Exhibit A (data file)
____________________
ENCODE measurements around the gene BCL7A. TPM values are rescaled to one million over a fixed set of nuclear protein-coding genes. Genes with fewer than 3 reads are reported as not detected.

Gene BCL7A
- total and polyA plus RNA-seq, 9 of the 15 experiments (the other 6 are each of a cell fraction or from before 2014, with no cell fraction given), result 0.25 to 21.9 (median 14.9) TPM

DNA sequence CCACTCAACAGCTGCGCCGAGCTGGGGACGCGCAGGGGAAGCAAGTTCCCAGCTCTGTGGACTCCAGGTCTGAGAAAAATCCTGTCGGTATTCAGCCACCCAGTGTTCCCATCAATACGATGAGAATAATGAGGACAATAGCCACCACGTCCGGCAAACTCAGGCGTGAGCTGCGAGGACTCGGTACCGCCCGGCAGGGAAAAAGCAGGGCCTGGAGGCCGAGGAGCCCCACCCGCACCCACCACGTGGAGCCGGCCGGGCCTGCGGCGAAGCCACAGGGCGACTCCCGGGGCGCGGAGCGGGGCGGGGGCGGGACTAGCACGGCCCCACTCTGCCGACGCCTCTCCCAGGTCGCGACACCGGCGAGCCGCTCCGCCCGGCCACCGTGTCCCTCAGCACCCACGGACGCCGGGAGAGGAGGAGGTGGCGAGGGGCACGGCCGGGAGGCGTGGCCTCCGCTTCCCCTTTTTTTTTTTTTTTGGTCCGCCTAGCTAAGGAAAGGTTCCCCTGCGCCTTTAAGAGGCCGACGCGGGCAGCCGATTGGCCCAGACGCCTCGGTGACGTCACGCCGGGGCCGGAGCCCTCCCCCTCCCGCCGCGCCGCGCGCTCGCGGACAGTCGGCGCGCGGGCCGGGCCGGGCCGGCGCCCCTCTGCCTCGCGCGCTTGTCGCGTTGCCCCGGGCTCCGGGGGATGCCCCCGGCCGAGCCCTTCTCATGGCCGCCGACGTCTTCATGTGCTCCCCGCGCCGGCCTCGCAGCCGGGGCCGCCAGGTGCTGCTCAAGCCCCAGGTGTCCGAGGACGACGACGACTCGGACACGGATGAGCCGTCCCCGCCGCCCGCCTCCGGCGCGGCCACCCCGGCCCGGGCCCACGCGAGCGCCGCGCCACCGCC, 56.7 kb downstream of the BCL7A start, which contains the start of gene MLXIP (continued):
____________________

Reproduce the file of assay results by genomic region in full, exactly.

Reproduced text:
ENCODE measurements around the gene BCL7A. TPM values are rescaled to one million over a fixed set of nuclear protein-coding genes. Genes with fewer than 3 reads are reported as not detected.

Gene BCL7A
- total and polyA plus RNA-seq, 9 of the 15 experiments (the other 6 are each of a cell fraction or from before 2014, with no cell fraction given), result 0.25 to 21.9 (median 14.9) TPM

DNA sequence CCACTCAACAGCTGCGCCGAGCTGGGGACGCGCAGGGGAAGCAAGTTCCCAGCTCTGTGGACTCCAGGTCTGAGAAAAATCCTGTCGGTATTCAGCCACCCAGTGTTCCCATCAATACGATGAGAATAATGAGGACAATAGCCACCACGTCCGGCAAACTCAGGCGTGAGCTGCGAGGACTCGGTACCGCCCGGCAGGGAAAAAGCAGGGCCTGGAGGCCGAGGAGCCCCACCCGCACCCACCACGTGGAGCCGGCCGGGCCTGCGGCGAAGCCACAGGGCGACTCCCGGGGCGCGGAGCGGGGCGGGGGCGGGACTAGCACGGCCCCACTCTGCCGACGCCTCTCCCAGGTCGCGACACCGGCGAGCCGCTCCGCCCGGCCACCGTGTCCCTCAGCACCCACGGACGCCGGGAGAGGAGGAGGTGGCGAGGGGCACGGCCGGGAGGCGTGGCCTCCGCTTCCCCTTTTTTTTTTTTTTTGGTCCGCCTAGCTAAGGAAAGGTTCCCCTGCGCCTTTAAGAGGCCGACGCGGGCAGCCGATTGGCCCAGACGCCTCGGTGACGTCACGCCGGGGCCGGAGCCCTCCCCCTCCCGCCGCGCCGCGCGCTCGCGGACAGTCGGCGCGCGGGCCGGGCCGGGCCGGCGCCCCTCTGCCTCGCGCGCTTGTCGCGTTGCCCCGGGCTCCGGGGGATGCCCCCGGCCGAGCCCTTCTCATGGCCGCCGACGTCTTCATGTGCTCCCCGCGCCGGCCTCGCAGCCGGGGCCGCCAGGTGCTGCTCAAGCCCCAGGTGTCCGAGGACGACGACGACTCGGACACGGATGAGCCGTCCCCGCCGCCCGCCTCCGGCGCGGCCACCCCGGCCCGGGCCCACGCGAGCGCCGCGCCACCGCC, 56.7 kb downstream of the BCL7A start, which contains the start of gene MLXIP (continued):